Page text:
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Supporting Māori cultural aspirations - Te tautoko o ngā hiahia ahurea a Māori

What is the objective?

Iwi-Māori, the Ministry and other cultural sector organisations have strengthened capacity to advance Māori cultural aspirations for the benefit of Māori and for all New Zealanders.

Te Arataki, the Ministry’s strategy to support Māori cultural aspirations, sets out a four year plan that takes an intergenerational view and a partnership approach. This requires a conversation that builds consensus over time. 

The outputs that contribute to medium-term progress will be refined in partnership with iwi to understand how we can more meaningfully measure the collective impacts of Māori cultural aspirations for iwi, Māori and all New Zealanders.

How we know if this is being achieved


How do we measure this?

Target (from SOI)


Proportion of iwi with whom the Ministry has an ‘active’ relationship

The baseline is set at 24% based on the number of ‘active’ relationships that the Ministry had with iwi during 2015/16.


2015/16 is the baseline year


Number of publicly funded cultural agencies with co-designed iwi initiatives


The baseline is set at 5 as 5 of our funded agencies are working with a range of iwi.




2015/16 is the baseline year


Te reo capability programmes in publicly funded cultural agencies


The Ministry will work with Te Mātāwai and the sector agencies to consider their internal te reo capability and number of programmes in place. Once this work is complete a baseline can be set.




Baseline is expected to be set in 2016/17

Measuring success

The following provides further detail on the Ministry’s work in supporting Māori cultural aspirations.

Active relationships

Maintaining strong connections with iwi is an important way of ensuring that the Ministry is responsive to the needs of iwi/Māori and can work with iwi to advance their cultural aspirations. In 2015/16 the Ministry had ‘active’ relationships with 18 iwi. As part of this work the Ministry negotiated and agreed 15 relationship agreement protocols with individual iwi. In total the Ministry now has 44 protocols with iwi throughout New Zealand. 

In 2015/16 the Ministry also facilitated engagement with a range of agencies to support significant sector-led events including the Waitangi Day commemoration events; the Pukeahu National War Memorial Park and Great War Exhibition blessings; and Te Papa’s Repatriation Programme.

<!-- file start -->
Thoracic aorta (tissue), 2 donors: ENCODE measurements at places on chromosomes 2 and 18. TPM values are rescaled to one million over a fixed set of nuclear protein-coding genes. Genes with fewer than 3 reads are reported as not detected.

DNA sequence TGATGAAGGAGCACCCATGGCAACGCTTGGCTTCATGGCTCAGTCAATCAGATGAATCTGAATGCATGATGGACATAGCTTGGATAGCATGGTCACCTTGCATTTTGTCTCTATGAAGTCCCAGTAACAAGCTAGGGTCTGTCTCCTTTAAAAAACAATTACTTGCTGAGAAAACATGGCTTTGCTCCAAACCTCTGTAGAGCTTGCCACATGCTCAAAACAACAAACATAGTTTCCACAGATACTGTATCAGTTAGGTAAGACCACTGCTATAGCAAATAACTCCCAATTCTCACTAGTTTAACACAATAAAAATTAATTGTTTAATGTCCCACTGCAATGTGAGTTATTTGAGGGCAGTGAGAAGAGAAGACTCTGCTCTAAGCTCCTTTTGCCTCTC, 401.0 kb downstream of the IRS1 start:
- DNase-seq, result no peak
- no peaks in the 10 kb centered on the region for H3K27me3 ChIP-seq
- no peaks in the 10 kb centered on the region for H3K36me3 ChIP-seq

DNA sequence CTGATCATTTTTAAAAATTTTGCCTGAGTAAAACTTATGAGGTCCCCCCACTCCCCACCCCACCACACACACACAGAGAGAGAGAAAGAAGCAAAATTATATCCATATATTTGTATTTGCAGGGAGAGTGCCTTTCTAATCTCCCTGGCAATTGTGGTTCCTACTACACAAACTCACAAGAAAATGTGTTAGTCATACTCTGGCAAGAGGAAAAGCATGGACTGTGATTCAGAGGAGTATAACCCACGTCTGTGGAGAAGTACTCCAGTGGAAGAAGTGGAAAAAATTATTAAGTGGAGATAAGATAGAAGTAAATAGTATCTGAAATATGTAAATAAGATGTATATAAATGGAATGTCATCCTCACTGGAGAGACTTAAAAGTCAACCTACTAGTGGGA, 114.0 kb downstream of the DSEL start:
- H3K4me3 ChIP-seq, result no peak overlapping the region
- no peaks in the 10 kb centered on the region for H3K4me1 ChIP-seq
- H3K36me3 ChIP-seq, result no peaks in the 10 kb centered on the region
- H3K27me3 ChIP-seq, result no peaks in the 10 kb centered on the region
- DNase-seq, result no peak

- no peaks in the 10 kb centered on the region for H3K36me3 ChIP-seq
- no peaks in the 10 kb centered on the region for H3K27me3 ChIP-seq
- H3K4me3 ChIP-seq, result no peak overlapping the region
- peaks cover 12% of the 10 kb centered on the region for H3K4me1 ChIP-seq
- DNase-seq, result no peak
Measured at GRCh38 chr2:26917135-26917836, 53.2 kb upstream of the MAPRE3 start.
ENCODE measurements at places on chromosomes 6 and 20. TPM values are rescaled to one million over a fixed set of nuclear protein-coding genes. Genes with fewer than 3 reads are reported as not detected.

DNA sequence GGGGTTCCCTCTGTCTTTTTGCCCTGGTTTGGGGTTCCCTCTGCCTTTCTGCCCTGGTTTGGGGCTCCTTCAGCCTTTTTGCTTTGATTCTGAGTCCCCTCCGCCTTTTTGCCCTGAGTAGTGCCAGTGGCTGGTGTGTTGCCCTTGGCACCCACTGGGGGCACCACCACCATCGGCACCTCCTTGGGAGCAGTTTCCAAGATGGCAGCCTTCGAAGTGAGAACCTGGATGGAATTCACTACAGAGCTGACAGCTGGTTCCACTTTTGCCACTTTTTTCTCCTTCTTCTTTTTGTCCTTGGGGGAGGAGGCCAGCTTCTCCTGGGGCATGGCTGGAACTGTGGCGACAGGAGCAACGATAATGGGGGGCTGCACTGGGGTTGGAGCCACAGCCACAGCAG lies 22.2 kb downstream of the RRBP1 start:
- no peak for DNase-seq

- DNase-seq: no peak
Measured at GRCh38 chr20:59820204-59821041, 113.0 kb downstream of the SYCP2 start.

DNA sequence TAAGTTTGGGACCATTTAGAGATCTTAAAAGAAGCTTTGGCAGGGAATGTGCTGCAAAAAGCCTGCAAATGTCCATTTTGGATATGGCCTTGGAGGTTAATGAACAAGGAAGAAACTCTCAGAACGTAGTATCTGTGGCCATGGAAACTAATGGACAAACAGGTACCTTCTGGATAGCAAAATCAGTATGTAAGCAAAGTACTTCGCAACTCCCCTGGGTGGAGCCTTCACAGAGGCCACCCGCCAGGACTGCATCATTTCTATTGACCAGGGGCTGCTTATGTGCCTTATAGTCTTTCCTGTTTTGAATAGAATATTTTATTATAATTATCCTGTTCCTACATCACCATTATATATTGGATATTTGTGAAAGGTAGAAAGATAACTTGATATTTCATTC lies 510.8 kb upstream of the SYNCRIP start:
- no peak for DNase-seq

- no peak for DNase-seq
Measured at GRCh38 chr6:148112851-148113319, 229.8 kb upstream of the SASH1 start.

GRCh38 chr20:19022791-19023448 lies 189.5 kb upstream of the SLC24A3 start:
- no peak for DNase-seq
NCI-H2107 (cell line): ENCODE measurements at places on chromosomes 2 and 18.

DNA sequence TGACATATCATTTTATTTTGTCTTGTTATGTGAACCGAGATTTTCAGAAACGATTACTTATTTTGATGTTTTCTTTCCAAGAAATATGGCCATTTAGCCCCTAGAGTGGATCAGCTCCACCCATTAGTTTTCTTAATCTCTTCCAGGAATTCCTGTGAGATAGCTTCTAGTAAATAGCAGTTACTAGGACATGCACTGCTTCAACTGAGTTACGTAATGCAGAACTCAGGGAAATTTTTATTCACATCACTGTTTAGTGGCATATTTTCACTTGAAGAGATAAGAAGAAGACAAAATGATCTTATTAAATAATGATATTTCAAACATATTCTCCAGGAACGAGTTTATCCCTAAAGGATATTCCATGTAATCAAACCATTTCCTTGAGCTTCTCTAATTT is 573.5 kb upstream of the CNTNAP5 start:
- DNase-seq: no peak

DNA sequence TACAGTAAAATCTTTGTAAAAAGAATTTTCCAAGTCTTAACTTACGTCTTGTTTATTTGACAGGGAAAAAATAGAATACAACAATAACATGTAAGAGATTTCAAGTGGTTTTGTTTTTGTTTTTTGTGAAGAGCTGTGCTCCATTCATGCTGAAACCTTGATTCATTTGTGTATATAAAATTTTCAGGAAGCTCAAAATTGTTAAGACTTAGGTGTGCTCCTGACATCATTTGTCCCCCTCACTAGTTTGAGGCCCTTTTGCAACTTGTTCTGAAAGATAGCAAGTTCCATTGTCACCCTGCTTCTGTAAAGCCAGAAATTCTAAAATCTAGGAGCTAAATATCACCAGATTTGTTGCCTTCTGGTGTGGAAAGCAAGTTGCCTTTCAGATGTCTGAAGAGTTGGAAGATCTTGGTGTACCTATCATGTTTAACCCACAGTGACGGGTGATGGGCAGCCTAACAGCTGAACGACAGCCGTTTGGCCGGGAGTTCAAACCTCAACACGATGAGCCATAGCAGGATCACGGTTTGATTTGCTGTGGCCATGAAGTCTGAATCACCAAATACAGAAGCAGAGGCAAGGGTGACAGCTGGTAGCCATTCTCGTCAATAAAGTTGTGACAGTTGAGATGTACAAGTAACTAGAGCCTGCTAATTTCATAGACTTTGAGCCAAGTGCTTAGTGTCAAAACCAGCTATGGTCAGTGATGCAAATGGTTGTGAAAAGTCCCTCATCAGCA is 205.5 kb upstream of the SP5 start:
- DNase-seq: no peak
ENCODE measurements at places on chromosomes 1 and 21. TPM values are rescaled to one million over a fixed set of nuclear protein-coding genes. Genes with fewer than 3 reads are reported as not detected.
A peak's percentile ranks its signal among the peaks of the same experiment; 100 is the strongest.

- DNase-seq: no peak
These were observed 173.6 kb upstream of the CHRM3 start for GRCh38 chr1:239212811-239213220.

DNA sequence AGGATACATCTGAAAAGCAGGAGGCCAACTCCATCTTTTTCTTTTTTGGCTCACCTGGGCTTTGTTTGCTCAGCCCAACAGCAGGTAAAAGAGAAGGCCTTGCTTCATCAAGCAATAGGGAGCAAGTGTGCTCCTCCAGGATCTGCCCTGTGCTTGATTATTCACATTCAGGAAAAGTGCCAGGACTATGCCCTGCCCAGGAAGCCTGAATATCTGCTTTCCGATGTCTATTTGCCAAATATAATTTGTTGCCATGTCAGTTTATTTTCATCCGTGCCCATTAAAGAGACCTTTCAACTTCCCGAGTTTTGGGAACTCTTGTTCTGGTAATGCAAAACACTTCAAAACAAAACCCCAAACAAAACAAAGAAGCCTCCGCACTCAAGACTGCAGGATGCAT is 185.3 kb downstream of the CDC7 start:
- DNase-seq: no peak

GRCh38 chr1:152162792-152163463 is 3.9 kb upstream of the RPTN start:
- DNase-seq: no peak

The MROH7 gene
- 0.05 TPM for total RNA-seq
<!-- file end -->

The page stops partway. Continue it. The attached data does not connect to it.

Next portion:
Co-designed iwi/Māori initiatives

The Ministry and other cultural sector agencies are exploring how we can support iwi/Māori more effectively and ensure the best use of available resources.

A co-designed iwi initiative is where an iwi/Māori entity and the Ministry, and/or one or more of our funded agencies identify, agree and work towards a common objective that supports an iwi aspirational goal. In 2015/16, for example, the Ministry worked closely with the Parihaka community and cultural sector agencies on the co-designed Kawe Tutaki ‘strengthening Parihaka’ initiative.

Te Reo capability programmes in cultural agencies

The enactment of Te Ture mō te Reo Māori 2016 (The Māori Language Act 2016) will see the establishment of Te Mātāwai, an organisation responsible for leading the revitalisation of te reo Māori on behalf of iwi and Māori. The Ministry will work closely with Te Mātāwai, the agencies we fund, and other cultural sector agencies to explore how we can collectively contribute to the Māori Language Strategies that will be developed. As part of this process agencies will consider their internal te reo capability.

Other Ministry activities

In a range of other ways the Ministry supported Māori cultural aspirations including:

  • revising the Regional Museums Policy for Capital Construction (now known as the Regional Culture and Heritage Fund) to, among other things, expand the eligibility criteria for funding to include whare taonga
  • providing advice to Te Puni Kōkiri on Māori language arts (kapa haka, literature and other Māori language arts) and, with the Department of Internal Affairs, on Māori language archives (Māori language manuscripts, publications, audio-visual archives and other historical records in public institutions)
  • co-ordinating the Kaihautū relationship network of sector-funded and other agencies to share information
  • establishing Te Arataki Wānanga, a Ministry advisory group that advises on the approach to implementing the Ministry’s strategy for achieving iwi/Māori cultural aspirations by understanding what the Ministry does best
  • embedding best practice use of, and access to, te reo in the Ministry and agencies funded through the Ministry, including bi-lingual translation in the signage in all areas of common access and use in the Ministry’s new premises (the former Public Trust Building, Wellington)
  • advancing Treaty Settlement stories, oral history, print and digital projects, including finalising agreements with Ngāti Awa, Ngāi Tahu and Ngāti Whātua to commence the first co-designed iwi settlement histories
  • producing digital and print publications which showcase Māori culture, history, and language, including the history of Māori in the First World War and the 28th Māori Battalion in the Second World War.

Updated on 16th March 2017